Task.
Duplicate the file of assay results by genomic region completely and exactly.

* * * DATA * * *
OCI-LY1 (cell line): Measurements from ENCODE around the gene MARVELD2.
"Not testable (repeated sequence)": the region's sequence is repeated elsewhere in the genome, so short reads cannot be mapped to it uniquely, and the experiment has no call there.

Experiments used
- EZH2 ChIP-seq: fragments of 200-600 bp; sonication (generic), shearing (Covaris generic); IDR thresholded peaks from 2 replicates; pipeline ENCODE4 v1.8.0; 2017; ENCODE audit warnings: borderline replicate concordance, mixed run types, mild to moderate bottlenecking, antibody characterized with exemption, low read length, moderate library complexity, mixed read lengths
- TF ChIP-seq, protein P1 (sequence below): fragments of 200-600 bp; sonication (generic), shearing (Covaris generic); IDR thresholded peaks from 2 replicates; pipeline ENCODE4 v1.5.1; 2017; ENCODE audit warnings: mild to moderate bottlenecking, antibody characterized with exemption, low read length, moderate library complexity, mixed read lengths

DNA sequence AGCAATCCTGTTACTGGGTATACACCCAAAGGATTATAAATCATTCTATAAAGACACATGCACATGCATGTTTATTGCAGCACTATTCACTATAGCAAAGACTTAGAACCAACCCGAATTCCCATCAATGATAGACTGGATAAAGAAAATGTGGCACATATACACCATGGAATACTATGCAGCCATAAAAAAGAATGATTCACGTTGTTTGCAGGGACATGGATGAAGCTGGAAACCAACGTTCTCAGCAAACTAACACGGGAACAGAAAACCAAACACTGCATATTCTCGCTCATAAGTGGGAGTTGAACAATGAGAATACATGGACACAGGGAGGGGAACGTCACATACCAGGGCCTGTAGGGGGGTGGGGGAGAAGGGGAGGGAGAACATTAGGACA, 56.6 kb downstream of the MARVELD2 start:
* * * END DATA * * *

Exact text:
OCI-LY1 (cell line): Measurements from ENCODE around the gene MARVELD2.
"Not testable (repeated sequence)": the region's sequence is repeated elsewhere in the genome, so short reads cannot be mapped to it uniquely, and the experiment has no call there.

Experiments used
- EZH2 ChIP-seq: fragments of 200-600 bp; sonication (generic), shearing (Covaris generic); IDR thresholded peaks from 2 replicates; pipeline ENCODE4 v1.8.0; 2017; ENCODE audit warnings: borderline replicate concordance, mixed run types, mild to moderate bottlenecking, antibody characterized with exemption, low read length, moderate library complexity, mixed read lengths
- TF ChIP-seq, protein P1 (sequence below): fragments of 200-600 bp; sonication (generic), shearing (Covaris generic); IDR thresholded peaks from 2 replicates; pipeline ENCODE4 v1.5.1; 2017; ENCODE audit warnings: mild to moderate bottlenecking, antibody characterized with exemption, low read length, moderate library complexity, mixed read lengths

DNA sequence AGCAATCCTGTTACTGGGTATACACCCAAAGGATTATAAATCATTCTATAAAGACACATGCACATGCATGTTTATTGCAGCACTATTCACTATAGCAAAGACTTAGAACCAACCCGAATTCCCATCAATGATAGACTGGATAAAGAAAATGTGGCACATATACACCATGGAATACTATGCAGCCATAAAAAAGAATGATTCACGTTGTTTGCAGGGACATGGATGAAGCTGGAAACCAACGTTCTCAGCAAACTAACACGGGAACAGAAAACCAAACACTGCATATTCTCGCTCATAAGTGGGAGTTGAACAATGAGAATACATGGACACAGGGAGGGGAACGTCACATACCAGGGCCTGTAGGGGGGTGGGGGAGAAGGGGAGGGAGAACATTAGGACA, 56.6 kb downstream of the MARVELD2 start: